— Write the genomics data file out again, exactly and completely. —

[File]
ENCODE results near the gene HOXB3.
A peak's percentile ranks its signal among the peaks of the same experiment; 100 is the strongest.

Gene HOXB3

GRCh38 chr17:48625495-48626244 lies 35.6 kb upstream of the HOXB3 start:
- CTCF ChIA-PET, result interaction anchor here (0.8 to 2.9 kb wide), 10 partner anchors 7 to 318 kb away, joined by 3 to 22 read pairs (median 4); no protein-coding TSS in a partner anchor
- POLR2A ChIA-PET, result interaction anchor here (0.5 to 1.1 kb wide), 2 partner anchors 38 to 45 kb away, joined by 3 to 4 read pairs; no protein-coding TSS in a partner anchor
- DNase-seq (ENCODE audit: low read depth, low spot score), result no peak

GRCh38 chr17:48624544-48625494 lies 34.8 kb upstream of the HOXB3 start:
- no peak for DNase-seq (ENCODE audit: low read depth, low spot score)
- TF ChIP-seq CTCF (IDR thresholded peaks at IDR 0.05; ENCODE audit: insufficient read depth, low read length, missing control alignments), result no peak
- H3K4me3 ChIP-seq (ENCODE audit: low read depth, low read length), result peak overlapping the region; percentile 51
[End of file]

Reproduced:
ENCODE results near the gene HOXB3.
A peak's percentile ranks its signal among the peaks of the same experiment; 100 is the strongest.

Gene HOXB3

GRCh38 chr17:48625495-48626244 lies 35.6 kb upstream of the HOXB3 start:
- CTCF ChIA-PET, result interaction anchor here (0.8 to 2.9 kb wide), 10 partner anchors 7 to 318 kb away, joined by 3 to 22 read pairs (median 4); no protein-coding TSS in a partner anchor
- POLR2A ChIA-PET, result interaction anchor here (0.5 to 1.1 kb wide), 2 partner anchors 38 to 45 kb away, joined by 3 to 4 read pairs; no protein-coding TSS in a partner anchor
- DNase-seq (ENCODE audit: low read depth, low spot score), result no peak

GRCh38 chr17:48624544-48625494 lies 34.8 kb upstream of the HOXB3 start:
- no peak for DNase-seq (ENCODE audit: low read depth, low spot score)
- TF ChIP-seq CTCF (IDR thresholded peaks at IDR 0.05; ENCODE audit: insufficient read depth, low read length, missing control alignments), result no peak
- H3K4me3 ChIP-seq (ENCODE audit: low read depth, low read length), result peak overlapping the region; percentile 51